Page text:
Collaborative Learning: A Way to Transform Learning and Instruction in Online Courses

Collaborative Learning: A Way to Transform Learning and Instruction in Online Courses

Hong Zhan (Embry-Riddle Aeronautical University, Prescott, USA)
DOI: 10.4018/978-1-60960-762-3.ch027
OnDemand PDF Download:
No Current Special Offers


This chapter describes a study of collaborative learning in undergraduate online courses. Three classes containing a different degree of collaboration (no-collaboration, low-collaboration, and high-collaboration) were comparatively investigated by observing scores in online tests, paper assignments, and online discussion. The study found that classes with collaborative activities achieved higher scores in learning. Based on this result and the perspectives obtained from interviews with the instructor and students on collaborative learning, this chapter suggests that in online learning environments, collaborative learning tasks must be optimized; meanwhile, flexibility in online learning must be fully considered.
Chapter Preview


With the proliferation of online education since the 1990s, online educators have developed various instructional models, principles, and strategies to increase the quality of online education. Each of these developed models is supported by learning theories or pedagogical approaches. For instance, Taxonomy of Education Objectives (Bloom, 1956) has been widely adopted in online course design and instruction. With the paradigm shift from teaching to learning, online educators have advocated that collaborative learning is “one of the most promising pedagogical approaches for distance learning” (Bernard, Rubalcava, & St-Pierre, 2000) because collaboration among learners encourages active, constructive, reflective, and transformative learning.

In virtual learning environments, the positive effect of collaborative learning is also evident in promoting critical thinking skills, co-creation of knowledge, and reflection and transformative learning in which students take more responsibility for their own learning (Gilbert & Driscoll, 2002; Palloff & Pratt, 2005; Uribe, Klein, & Sullivan, 2003). Because of these advantages, collaborative learning “is now an accepted, and often the preferred, instructional procedures at all levels of education” (Johnson, Johnson, & Smith, 2007).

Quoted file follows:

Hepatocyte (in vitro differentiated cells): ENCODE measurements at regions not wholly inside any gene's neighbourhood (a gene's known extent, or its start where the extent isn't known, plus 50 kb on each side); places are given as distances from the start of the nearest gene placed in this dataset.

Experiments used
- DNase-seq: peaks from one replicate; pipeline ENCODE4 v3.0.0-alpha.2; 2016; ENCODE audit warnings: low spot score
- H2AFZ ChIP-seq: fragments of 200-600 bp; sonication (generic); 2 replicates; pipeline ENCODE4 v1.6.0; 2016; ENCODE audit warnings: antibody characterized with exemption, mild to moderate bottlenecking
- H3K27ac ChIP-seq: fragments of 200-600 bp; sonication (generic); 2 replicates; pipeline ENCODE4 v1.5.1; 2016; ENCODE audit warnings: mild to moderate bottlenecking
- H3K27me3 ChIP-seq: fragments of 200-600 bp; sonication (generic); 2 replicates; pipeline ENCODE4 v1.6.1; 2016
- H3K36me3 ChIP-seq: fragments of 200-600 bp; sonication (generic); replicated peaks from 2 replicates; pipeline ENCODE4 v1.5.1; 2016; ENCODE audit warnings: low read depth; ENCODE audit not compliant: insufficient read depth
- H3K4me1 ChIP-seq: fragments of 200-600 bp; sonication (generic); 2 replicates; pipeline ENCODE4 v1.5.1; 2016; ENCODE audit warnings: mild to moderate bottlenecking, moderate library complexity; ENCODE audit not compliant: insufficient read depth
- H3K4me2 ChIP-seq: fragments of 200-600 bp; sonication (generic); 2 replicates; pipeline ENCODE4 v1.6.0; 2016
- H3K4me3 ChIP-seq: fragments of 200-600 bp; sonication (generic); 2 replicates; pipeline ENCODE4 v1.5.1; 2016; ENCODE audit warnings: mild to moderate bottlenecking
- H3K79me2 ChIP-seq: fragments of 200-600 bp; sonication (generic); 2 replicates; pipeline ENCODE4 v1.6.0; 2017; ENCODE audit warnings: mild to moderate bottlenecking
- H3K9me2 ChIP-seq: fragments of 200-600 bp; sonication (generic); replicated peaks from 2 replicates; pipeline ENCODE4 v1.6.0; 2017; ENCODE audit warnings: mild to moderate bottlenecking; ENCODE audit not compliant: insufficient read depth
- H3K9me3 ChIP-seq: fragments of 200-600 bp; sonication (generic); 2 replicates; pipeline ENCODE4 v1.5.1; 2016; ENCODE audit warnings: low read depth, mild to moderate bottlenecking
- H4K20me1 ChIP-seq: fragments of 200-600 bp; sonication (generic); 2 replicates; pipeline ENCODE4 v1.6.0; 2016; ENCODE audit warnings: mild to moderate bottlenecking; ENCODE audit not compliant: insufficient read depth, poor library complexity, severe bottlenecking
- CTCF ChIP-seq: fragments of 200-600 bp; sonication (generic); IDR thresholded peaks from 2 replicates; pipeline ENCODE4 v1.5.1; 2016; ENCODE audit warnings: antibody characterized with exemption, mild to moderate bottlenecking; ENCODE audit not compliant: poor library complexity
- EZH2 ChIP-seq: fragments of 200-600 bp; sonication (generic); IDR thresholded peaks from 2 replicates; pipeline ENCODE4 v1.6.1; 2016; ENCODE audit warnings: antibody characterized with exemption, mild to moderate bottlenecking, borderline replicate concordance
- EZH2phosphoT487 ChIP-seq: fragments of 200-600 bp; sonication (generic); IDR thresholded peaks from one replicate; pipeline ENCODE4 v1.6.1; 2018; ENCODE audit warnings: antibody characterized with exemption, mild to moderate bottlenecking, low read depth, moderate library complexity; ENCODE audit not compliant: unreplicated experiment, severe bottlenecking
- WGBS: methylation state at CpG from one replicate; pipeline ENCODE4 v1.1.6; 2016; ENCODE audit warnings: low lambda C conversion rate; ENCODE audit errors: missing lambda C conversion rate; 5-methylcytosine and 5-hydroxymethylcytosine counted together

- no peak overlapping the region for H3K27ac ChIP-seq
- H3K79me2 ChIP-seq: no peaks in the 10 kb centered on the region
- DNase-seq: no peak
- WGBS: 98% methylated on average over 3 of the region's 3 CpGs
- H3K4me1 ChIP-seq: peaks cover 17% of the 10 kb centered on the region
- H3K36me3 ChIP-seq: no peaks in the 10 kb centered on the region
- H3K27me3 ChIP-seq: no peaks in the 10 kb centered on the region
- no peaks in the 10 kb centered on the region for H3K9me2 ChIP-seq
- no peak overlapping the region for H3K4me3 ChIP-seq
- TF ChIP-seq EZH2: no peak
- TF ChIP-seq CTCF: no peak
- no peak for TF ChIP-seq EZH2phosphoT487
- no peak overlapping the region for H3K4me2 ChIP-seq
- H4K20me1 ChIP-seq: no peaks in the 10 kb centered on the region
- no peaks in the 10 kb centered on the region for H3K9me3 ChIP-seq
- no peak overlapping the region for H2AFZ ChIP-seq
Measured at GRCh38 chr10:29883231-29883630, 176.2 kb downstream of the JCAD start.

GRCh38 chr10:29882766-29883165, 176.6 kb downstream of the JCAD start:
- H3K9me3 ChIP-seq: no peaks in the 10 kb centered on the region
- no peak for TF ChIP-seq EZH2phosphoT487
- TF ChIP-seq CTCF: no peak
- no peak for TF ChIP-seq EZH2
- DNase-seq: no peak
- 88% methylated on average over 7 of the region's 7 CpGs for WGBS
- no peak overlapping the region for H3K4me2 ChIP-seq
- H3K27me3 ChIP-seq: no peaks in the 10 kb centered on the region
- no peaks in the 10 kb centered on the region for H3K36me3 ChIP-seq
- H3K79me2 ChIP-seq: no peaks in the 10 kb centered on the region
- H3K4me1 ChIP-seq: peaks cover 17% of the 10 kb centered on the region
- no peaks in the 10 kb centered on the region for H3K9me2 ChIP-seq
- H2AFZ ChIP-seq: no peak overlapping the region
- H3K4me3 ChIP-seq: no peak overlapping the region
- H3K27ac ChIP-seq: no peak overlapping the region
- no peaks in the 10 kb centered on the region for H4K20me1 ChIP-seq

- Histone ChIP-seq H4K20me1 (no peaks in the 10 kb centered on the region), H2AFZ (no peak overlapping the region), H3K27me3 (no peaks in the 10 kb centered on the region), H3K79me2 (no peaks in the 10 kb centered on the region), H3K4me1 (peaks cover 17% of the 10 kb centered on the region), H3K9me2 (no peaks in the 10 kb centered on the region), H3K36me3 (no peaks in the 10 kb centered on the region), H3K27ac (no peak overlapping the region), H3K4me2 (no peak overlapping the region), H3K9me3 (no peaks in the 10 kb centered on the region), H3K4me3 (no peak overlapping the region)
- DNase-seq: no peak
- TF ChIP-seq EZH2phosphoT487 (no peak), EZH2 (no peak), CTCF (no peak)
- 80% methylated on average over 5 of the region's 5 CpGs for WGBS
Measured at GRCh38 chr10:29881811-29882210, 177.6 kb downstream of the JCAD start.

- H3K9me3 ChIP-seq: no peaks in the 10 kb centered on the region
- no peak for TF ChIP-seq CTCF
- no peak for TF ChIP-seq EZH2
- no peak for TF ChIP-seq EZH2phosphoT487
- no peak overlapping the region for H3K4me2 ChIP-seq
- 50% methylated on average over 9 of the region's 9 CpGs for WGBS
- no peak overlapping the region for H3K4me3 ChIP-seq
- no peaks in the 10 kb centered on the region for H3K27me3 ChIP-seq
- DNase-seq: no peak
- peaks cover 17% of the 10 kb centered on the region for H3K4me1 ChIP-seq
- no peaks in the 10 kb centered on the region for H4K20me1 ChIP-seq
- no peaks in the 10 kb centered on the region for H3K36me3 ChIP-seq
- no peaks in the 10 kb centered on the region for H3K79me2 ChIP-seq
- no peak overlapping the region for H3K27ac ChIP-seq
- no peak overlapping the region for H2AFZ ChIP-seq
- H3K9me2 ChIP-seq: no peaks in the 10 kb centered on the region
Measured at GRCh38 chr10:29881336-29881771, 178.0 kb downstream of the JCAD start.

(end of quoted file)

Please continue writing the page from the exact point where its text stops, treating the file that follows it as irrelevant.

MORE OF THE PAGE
However, current online instructional practice with collaborative approaches has not been thoroughly investigated in comparison with a non-collaborative approach concurrently implemented in the same educational setting. Without simultaneous observation of learning process and outcomes in individual conditions where different degree of collaboration takes place, the studies may not be fully demonstrate that collaborative learning could lead to higher learning outcomes.

The experimental study presented in this chapter attempts to bridge the gap in current research by looking into online learning outcomes when the collaboration is implemented in different conditions: no-collaboration, low-collaboration and a high-collaboration.

Key Terms in this Chapter

Online Learning/E-learning/Distance Learning: Formal and academic learning conducted on the Internet via an online course management system such as WebCT Vista 4.

Online Learning Satisfaction: Student feelings and perceptions regarding their online learning experience.

Learner-learner Online Interaction: Interaction between one learner and another learner, alone or in group settings, with or without the real-time presence of an instructor ( Moore, 1989 , p. 4)

Computer-Mediated Communication (CMC): Both asynchronous and synchronous communication conducted through communication tools embedded in online learning management system WebCT Vista 4. Specifically, the WebCT Vista 4 communication tools include email, bulletin board, chat room, and whiteboard.

Online Collaborative Learning: An educational approach that emphasizes active and collective efforts of participation and interaction of both students and the instructor/teaching assistants primarily by communication via the Internet.

Content Learning Outcomes: Student learning achievements in understanding and applying the course content as observed through scores on exams, paper assignments, and discussion.

Complete Chapter List

Search this Book: